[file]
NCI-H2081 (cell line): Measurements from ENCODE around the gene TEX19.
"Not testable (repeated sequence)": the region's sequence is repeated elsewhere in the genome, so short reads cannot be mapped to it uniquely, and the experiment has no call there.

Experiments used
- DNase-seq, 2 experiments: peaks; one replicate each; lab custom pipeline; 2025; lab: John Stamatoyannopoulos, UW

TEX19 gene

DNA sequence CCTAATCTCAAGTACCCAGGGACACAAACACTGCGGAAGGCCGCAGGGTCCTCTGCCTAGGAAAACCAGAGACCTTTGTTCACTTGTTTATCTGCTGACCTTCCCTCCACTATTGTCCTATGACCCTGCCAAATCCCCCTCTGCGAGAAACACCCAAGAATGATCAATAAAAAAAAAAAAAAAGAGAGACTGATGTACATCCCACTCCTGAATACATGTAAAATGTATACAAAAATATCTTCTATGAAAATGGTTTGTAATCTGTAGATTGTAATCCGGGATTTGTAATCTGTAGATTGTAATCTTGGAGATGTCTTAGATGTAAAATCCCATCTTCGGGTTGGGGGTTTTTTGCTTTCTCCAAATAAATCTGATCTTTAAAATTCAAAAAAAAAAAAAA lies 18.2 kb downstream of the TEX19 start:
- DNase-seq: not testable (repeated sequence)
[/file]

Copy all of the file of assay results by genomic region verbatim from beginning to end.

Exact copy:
NCI-H2081 (cell line): Measurements from ENCODE around the gene TEX19.
"Not testable (repeated sequence)": the region's sequence is repeated elsewhere in the genome, so short reads cannot be mapped to it uniquely, and the experiment has no call there.

Experiments used
- DNase-seq, 2 experiments: peaks; one replicate each; lab custom pipeline; 2025; lab: John Stamatoyannopoulos, UW

TEX19 gene

DNA sequence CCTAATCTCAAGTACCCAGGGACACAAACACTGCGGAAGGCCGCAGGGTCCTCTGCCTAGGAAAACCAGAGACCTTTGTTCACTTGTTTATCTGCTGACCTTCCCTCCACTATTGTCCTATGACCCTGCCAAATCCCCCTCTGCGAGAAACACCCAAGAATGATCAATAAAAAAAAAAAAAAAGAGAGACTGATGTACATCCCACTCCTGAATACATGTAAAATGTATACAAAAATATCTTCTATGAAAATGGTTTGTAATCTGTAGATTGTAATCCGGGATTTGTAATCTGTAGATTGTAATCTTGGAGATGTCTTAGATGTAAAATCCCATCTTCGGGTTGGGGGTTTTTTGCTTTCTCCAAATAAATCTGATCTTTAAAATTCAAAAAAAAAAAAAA lies 18.2 kb downstream of the TEX19 start:
- DNase-seq: not testable (repeated sequence)